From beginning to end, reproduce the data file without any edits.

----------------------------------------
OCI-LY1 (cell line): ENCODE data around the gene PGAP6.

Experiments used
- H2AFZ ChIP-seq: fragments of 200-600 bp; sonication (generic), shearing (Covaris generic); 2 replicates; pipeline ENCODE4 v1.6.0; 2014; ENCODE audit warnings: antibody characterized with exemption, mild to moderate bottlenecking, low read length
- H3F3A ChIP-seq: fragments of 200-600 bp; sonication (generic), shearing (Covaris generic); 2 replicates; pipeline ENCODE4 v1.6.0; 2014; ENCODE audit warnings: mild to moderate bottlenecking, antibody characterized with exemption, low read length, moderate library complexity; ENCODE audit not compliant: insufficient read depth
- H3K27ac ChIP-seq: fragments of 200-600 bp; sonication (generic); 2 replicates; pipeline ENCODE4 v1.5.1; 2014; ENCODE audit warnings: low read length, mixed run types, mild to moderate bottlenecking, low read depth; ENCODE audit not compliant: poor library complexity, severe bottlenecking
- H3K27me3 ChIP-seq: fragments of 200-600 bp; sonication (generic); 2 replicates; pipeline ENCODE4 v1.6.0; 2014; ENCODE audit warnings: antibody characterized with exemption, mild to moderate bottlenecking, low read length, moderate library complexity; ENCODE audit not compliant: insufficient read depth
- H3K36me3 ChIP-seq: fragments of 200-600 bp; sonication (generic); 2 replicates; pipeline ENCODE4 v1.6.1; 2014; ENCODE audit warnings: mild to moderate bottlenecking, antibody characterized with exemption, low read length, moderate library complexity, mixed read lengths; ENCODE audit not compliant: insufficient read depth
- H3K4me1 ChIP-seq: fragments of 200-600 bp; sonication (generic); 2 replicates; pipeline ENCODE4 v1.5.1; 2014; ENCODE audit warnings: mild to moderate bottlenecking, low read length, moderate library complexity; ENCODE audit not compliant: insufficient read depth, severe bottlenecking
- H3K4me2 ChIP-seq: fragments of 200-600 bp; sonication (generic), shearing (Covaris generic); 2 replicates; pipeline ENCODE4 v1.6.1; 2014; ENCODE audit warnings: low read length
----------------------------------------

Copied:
OCI-LY1 (cell line): ENCODE data around the gene PGAP6.

Experiments used
- H2AFZ ChIP-seq: fragments of 200-600 bp; sonication (generic), shearing (Covaris generic); 2 replicates; pipeline ENCODE4 v1.6.0; 2014; ENCODE audit warnings: antibody characterized with exemption, mild to moderate bottlenecking, low read length
- H3F3A ChIP-seq: fragments of 200-600 bp; sonication (generic), shearing (Covaris generic); 2 replicates; pipeline ENCODE4 v1.6.0; 2014; ENCODE audit warnings: mild to moderate bottlenecking, antibody characterized with exemption, low read length, moderate library complexity; ENCODE audit not compliant: insufficient read depth
- H3K27ac ChIP-seq: fragments of 200-600 bp; sonication (generic); 2 replicates; pipeline ENCODE4 v1.5.1; 2014; ENCODE audit warnings: low read length, mixed run types, mild to moderate bottlenecking, low read depth; ENCODE audit not compliant: poor library complexity, severe bottlenecking
- H3K27me3 ChIP-seq: fragments of 200-600 bp; sonication (generic); 2 replicates; pipeline ENCODE4 v1.6.0; 2014; ENCODE audit warnings: antibody characterized with exemption, mild to moderate bottlenecking, low read length, moderate library complexity; ENCODE audit not compliant: insufficient read depth
- H3K36me3 ChIP-seq: fragments of 200-600 bp; sonication (generic); 2 replicates; pipeline ENCODE4 v1.6.1; 2014; ENCODE audit warnings: mild to moderate bottlenecking, antibody characterized with exemption, low read length, moderate library complexity, mixed read lengths; ENCODE audit not compliant: insufficient read depth
- H3K4me1 ChIP-seq: fragments of 200-600 bp; sonication (generic); 2 replicates; pipeline ENCODE4 v1.5.1; 2014; ENCODE audit warnings: mild to moderate bottlenecking, low read length, moderate library complexity; ENCODE audit not compliant: insufficient read depth, severe bottlenecking
- H3K4me2 ChIP-seq: fragments of 200-600 bp; sonication (generic), shearing (Covaris generic); 2 replicates; pipeline ENCODE4 v1.6.1; 2014; ENCODE audit warnings: low read length